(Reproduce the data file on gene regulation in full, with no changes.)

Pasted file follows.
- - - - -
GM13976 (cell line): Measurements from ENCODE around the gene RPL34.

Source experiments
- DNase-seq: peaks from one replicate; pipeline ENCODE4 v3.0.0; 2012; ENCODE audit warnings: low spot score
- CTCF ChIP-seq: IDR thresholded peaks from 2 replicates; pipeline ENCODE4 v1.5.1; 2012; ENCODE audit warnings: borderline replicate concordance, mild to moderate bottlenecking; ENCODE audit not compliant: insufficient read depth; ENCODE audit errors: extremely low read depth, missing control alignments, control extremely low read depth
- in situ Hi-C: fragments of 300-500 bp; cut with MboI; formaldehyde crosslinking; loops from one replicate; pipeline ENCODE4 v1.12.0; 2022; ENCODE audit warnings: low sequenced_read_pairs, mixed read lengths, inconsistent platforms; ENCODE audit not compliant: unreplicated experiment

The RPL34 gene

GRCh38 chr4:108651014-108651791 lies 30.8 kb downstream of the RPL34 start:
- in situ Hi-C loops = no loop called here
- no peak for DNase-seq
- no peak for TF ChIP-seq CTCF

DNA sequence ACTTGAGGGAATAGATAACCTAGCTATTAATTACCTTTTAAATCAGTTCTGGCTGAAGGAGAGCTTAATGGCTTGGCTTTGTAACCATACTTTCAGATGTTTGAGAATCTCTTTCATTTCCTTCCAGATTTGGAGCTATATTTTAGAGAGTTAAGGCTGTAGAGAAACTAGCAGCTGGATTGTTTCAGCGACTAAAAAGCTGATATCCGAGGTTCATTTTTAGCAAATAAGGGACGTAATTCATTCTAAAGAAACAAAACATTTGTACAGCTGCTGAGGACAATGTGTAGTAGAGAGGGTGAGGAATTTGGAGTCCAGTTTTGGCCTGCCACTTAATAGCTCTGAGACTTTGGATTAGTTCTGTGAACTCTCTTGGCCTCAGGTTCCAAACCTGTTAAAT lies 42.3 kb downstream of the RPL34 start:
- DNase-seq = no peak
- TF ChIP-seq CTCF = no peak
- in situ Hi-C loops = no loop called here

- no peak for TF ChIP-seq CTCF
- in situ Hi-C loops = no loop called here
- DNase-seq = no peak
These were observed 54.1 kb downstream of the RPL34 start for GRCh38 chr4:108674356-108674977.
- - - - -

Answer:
GM13976 (cell line): Measurements from ENCODE around the gene RPL34.

Source experiments
- DNase-seq: peaks from one replicate; pipeline ENCODE4 v3.0.0; 2012; ENCODE audit warnings: low spot score
- CTCF ChIP-seq: IDR thresholded peaks from 2 replicates; pipeline ENCODE4 v1.5.1; 2012; ENCODE audit warnings: borderline replicate concordance, mild to moderate bottlenecking; ENCODE audit not compliant: insufficient read depth; ENCODE audit errors: extremely low read depth, missing control alignments, control extremely low read depth
- in situ Hi-C: fragments of 300-500 bp; cut with MboI; formaldehyde crosslinking; loops from one replicate; pipeline ENCODE4 v1.12.0; 2022; ENCODE audit warnings: low sequenced_read_pairs, mixed read lengths, inconsistent platforms; ENCODE audit not compliant: unreplicated experiment

The RPL34 gene

GRCh38 chr4:108651014-108651791 lies 30.8 kb downstream of the RPL34 start:
- in situ Hi-C loops = no loop called here
- no peak for DNase-seq
- no peak for TF ChIP-seq CTCF

DNA sequence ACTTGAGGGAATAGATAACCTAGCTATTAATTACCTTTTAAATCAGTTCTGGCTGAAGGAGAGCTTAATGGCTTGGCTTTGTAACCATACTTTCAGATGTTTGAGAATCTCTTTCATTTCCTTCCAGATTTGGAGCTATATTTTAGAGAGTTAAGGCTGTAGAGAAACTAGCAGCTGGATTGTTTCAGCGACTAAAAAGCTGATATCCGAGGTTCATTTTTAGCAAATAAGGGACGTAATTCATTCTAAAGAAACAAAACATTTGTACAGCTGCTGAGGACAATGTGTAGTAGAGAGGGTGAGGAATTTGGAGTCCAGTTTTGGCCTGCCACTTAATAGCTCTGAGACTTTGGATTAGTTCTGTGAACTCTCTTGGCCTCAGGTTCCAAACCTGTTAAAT lies 42.3 kb downstream of the RPL34 start:
- DNase-seq = no peak
- TF ChIP-seq CTCF = no peak
- in situ Hi-C loops = no loop called here

- no peak for TF ChIP-seq CTCF
- in situ Hi-C loops = no loop called here
- DNase-seq = no peak
These were observed 54.1 kb downstream of the RPL34 start for GRCh38 chr4:108674356-108674977.